Mary Robinson, Former President of Ireland, Former United Nations High Commissiner for Human Rights and CEO of Mary Robinson Foundation-Climate Justice speaks about looking at climate change as a human rights issue.
The Mary Robinson Foundation – Climate Justice is a centre for thought leadership, education and advocacy on the struggle to secure global justice for those people vulnerable to the impacts of climate change who are usually forgotten – the poor, the disempowered and the marginalised across the world.
ROVs are unmanned vessels that give scientists the opportunity to study and collect organisms from greater depths than manned submersibles, without the risk to human life, and at less expense and effort. ROVs are becoming the primary tool for studying the biodiversity of the deepest oceanic ecosystems and are a key technology in deep sea research. They are linked to a surface support research vessel that controls their underwater activity and transports them to and from the research site. This BBC report gives a profile of ISIS, UK’s deep diving ROV, which has recently made a discovery of some hot vents.
A special collection housed in the National University of Ireland, Galway Marine Biology and Zoology museum consists of over 100 ‘Blaschka models’. The father-and-son team of Leopold and Rudolf Blaschka produced beautiful, intricate glass representations of marine animals, originally developed as educational models. They are now considered to be works of art, with a value that makes them irreplaceable.
The models were acquired in the late 1800s by Professor R.J. Anderson. They consist of beautiful representations of marine life including delicate sea anemones and radiolarians, intricate nudibranchs and many complex models of dissected animals such as that of the cuttlefish Sepia officinalis.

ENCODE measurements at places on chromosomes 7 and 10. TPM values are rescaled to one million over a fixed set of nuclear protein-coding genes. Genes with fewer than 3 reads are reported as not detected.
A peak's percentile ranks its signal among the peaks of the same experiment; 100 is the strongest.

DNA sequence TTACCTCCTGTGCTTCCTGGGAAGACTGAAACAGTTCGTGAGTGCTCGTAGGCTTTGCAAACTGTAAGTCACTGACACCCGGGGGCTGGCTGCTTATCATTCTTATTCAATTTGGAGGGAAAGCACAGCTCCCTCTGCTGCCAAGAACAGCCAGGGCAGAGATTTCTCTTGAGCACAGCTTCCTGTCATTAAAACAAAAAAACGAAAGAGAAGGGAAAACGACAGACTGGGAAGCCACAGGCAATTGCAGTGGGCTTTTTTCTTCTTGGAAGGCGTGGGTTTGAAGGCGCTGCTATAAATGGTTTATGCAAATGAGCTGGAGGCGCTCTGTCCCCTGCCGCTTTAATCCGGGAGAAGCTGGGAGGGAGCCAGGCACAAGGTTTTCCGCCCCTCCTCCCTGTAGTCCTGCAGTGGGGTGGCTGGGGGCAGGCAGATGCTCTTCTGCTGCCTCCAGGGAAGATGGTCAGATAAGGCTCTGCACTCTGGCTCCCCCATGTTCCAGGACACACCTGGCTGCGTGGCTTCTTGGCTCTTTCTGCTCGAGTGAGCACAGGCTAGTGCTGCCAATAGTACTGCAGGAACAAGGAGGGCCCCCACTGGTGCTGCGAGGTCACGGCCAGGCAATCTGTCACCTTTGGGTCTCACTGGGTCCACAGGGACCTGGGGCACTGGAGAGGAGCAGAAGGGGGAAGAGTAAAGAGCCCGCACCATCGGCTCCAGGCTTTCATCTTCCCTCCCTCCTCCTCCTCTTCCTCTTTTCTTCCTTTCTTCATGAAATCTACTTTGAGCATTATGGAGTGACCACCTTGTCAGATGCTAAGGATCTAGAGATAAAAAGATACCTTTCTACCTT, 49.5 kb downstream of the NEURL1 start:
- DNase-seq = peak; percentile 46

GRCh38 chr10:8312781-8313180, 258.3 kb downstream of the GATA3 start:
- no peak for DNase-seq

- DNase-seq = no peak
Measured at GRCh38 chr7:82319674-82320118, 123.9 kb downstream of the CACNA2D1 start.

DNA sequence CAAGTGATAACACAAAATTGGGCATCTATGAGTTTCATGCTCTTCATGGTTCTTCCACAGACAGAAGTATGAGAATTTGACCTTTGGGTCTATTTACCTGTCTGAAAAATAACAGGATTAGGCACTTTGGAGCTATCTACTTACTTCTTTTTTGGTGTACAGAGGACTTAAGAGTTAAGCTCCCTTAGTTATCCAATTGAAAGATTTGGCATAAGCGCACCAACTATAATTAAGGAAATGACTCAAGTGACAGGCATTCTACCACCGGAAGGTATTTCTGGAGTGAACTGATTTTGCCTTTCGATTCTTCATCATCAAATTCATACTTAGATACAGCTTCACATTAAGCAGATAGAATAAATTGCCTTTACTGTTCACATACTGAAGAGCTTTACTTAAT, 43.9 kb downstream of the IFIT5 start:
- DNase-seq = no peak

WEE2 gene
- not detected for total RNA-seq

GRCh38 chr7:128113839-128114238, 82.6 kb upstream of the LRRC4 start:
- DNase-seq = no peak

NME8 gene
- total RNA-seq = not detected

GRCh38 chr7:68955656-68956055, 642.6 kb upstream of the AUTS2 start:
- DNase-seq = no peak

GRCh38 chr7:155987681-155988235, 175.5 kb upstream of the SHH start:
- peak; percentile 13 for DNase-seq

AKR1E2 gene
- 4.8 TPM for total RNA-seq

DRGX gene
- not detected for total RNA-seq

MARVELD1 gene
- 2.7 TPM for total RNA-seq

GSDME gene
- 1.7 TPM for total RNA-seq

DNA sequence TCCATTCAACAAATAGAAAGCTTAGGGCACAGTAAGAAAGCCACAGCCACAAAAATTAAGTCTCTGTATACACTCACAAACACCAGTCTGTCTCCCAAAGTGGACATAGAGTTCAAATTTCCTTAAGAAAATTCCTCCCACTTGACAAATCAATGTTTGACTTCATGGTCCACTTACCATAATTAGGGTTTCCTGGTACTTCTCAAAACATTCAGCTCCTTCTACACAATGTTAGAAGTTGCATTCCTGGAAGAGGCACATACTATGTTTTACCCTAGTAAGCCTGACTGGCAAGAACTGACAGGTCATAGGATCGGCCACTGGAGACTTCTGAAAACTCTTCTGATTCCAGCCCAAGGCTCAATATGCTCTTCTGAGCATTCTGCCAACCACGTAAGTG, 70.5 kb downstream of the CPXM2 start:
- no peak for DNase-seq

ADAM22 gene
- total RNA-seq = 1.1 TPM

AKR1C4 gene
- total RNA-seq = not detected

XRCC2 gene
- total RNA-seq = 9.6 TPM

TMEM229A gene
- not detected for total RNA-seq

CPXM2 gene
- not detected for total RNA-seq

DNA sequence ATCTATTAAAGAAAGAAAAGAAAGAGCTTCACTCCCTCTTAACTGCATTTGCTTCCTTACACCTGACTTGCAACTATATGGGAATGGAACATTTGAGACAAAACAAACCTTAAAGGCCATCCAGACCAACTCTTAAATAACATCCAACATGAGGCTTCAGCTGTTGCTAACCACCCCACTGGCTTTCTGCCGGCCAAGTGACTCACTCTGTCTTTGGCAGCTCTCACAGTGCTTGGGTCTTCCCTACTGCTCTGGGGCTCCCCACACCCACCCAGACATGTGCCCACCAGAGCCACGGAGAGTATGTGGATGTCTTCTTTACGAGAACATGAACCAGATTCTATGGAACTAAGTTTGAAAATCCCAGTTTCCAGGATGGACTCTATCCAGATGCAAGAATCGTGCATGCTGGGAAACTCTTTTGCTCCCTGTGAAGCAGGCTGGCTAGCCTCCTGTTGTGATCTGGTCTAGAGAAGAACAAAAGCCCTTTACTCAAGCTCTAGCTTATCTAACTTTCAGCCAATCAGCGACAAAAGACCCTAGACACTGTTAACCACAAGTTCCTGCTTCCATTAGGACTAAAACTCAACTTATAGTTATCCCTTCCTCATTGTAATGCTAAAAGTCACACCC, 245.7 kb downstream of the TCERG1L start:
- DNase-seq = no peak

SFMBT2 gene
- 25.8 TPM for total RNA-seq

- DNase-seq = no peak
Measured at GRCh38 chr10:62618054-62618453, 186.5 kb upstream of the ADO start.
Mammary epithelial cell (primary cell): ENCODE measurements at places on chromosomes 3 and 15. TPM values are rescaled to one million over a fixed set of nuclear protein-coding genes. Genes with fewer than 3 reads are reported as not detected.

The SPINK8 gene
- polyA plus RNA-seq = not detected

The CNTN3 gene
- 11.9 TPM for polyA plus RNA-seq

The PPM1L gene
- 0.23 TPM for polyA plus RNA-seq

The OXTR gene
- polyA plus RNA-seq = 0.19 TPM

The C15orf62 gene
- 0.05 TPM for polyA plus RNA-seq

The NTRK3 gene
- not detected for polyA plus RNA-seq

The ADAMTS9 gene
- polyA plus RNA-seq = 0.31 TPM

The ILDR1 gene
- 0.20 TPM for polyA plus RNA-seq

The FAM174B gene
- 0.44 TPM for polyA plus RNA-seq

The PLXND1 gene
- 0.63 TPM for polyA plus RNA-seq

The Blaschkas came from a family of glass craftsmen that originated in 15th century Venice. Initially, the Blaschka family made a living from manufacturing jewellery, scientific apparatus and glass eyes. However, when Leopold moved to Dresden, Germany in 1863, he was brought into contact with the director of the local natural history museum, where his plant models were exhibited. Thus he began a sideline producing natural history models, and was eventually joined by his son Rudolph. In total, the Blaschkas produced intricate glass models for a period spanning over 70 years in the late 19 th and early 20 th century.
The Blaschkas are best known for the collection of glass flowers that they produced for Harvard University, a collection that included approximately 850 life-size plants and 3,000 enlarged flowers. In recent years, however, the Blaschka’s earlier work, glass models of marine life, has attracted more attention. These models were originally based on zoological illustrations of the time, which led to some mistakes in accurate reproduction of specimens. Learning from this, they later based their models on preserved animals, and finally, live animals housed in an aquarium in the Blaschkas’ studio. Reproducing such intricate patterns in glass required a high level of technical skill, and the Blaschkas have been recognised as gifted craftsmen. The scientific accuracy of the models, combined with the beauty of the coloured glass, makes the models very valuable to natural history museums.